Great White Sharks:
The Great White Shark (Carcharodon carcharias) is the largest known predatory fish and apex predator for the coastal surface waters of all major oceans. Adults can reach up to 21 feet in length, although some have been known to measure 26 feet in length and weight 7,328 pounds. Such adult sharks can live up to 15 years of age, but some have been found up to 30. The Great White is known for its conical snout, torpedo-shaped body, pitch-black eyes, and triangular shaped teeth with sharp serrations. Of all shark attacks, the Great White is responsible for the largest number of fatal unprovoked attacks.
A guyot is a flat-topped sea mount with its top usually more than 660 feet below sea level. Most are observed within the Pacific Ocean. When a volcanic island becomes inactive and sinks, coral reef formations may halt at some point. Some may have never even started if the island exists in a region where coral-reef-forming organisms do not thrive. In this case, a guyot may form. As the island sinks, its top is worn down flat by wave action, wind, and atmospheric processes. The flat top is retained as the island continues to sink. Some guyots are over 100 million years old, and the largest of them rise as high as 2.5 miles above the seafloor.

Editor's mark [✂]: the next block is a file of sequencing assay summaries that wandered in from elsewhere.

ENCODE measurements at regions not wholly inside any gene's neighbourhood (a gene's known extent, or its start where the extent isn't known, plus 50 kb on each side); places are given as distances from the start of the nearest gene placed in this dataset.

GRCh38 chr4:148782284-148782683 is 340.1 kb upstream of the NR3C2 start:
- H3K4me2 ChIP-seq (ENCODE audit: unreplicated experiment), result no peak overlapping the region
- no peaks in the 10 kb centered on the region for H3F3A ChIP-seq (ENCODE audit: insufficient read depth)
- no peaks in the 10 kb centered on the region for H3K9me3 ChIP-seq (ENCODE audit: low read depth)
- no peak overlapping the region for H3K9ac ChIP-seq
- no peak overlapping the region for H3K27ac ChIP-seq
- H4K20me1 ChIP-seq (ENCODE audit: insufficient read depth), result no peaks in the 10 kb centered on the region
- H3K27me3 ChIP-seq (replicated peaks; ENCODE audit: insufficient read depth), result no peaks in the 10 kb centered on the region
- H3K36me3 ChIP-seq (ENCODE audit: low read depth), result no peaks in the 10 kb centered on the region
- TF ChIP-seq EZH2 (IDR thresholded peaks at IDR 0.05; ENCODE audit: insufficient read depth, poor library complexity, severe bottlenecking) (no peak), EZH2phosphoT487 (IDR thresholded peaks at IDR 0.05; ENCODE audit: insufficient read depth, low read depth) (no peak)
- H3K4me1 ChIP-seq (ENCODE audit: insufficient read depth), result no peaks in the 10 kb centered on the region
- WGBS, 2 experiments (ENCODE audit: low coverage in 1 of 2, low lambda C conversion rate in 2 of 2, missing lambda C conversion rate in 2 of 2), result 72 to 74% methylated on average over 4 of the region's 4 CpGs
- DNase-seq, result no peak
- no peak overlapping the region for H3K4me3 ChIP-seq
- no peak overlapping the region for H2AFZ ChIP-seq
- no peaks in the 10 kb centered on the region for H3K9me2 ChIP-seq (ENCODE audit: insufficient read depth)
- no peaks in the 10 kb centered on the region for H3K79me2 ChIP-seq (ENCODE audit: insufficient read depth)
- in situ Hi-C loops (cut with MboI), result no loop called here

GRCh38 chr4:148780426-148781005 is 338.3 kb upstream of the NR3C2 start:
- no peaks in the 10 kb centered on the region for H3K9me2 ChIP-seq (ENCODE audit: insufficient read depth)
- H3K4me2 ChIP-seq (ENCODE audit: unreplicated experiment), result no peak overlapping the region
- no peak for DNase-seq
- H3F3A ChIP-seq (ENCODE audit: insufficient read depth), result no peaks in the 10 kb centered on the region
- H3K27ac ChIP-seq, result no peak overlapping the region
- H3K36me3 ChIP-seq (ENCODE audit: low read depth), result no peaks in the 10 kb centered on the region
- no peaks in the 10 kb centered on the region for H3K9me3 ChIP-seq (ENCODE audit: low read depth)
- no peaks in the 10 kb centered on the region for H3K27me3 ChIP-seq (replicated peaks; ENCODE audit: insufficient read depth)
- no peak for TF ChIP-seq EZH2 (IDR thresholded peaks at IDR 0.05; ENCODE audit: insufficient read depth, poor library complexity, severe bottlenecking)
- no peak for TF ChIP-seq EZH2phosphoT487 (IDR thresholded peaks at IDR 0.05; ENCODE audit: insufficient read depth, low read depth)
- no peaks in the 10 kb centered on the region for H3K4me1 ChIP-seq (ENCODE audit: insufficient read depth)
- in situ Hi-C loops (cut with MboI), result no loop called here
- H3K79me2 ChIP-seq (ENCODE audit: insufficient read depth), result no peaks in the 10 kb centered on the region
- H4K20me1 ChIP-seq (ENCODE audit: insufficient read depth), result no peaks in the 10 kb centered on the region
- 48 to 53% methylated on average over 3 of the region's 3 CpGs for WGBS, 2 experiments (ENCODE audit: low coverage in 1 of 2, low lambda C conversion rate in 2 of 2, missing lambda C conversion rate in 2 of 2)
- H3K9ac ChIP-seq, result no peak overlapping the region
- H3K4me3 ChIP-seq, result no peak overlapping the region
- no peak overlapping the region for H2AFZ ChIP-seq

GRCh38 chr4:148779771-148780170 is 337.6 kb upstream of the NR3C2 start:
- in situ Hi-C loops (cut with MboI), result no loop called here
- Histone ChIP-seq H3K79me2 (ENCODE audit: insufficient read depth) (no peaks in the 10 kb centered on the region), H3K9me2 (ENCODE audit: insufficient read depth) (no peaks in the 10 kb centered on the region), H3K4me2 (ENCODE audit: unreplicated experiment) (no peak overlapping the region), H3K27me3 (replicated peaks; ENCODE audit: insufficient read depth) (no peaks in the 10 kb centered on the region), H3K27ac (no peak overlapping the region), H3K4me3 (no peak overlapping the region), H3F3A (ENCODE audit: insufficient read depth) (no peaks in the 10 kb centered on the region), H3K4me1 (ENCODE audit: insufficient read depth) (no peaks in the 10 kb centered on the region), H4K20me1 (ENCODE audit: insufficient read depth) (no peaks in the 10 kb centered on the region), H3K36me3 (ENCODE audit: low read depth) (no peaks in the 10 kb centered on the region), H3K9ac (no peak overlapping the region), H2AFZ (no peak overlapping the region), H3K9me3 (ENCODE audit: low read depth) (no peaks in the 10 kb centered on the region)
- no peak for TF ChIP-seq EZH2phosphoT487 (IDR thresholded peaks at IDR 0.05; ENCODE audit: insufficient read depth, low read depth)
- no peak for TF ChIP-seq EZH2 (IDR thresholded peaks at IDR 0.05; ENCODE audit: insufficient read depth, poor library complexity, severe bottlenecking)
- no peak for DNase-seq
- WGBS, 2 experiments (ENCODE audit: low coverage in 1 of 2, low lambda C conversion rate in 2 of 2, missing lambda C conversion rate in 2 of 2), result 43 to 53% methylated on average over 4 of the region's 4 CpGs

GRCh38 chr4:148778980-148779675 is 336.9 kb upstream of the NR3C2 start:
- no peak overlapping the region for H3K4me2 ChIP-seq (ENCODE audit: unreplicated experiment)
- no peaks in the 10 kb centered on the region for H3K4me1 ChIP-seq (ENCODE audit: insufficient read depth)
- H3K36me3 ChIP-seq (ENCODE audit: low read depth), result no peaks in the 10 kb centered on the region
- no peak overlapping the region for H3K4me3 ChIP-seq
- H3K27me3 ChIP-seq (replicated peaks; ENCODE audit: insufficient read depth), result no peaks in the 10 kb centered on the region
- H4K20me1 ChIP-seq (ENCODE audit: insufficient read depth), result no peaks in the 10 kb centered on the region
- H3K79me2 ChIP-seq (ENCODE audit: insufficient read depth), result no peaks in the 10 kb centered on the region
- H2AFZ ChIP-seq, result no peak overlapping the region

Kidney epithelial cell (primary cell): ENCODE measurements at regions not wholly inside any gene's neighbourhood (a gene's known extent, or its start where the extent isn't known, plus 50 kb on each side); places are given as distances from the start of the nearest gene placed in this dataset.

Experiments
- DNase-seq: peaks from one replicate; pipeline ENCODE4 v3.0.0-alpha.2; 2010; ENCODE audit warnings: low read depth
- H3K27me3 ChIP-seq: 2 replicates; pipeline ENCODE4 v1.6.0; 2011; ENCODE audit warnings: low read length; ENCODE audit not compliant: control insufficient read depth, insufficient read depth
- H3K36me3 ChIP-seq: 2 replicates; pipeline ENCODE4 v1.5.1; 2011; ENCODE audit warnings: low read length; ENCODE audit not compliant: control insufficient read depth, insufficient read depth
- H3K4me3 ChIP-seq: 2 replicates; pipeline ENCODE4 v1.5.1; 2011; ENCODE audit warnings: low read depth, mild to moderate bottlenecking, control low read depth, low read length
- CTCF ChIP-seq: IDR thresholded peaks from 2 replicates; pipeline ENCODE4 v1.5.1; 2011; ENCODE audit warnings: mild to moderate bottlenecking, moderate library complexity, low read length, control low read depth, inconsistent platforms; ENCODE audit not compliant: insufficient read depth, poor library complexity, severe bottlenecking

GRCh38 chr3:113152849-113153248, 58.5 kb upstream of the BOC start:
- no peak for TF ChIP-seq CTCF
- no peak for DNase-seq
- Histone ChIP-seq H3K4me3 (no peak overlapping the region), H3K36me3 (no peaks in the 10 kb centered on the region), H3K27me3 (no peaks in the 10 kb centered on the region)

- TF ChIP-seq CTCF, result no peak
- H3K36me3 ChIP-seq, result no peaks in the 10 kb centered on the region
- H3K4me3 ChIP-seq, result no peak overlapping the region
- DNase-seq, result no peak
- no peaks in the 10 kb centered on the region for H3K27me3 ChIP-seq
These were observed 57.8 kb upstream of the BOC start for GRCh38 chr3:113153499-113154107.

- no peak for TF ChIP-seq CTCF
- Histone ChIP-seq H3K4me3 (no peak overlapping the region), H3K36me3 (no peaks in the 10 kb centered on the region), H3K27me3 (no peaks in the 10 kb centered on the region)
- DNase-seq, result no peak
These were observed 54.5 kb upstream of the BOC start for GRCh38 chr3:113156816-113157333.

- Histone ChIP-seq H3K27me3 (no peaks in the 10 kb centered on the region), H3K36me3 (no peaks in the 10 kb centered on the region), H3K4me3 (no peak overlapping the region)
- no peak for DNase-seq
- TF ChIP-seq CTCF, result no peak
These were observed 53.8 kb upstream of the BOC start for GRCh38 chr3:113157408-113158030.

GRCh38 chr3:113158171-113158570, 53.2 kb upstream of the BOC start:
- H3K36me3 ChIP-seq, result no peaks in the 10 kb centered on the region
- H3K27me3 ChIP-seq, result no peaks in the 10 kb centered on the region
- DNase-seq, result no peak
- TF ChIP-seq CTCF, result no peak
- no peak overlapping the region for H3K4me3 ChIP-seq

Hydrothermal vents occur at numerous spots in the oceans. At such places, geysers expel plumes of extremely hot, mineral-rich water that gushes out of fissures and chimney-shaped tubes protruding up from the seafloor. These geysers are commonly called black or white "smokers" on account of the dark or light minerals that precipitate out of them. Hydrothermal vents are created when seawater seeps down through the cracks of the seafloor and become heated by hot rocks surrounded by magma. As with all heat, the hot water rises upward to the cooler seafloor, and as it cools, minerals precipitate to form solid particles. The heat and dissolved minerals surrounding the vents provide a safe haven for some extraordinary marine communities, such as shrimp, crabs, mussels, and tube worms. Such areas are too deep for light to penetrate through, so the communities rely on specialized microbes to obtain their energy.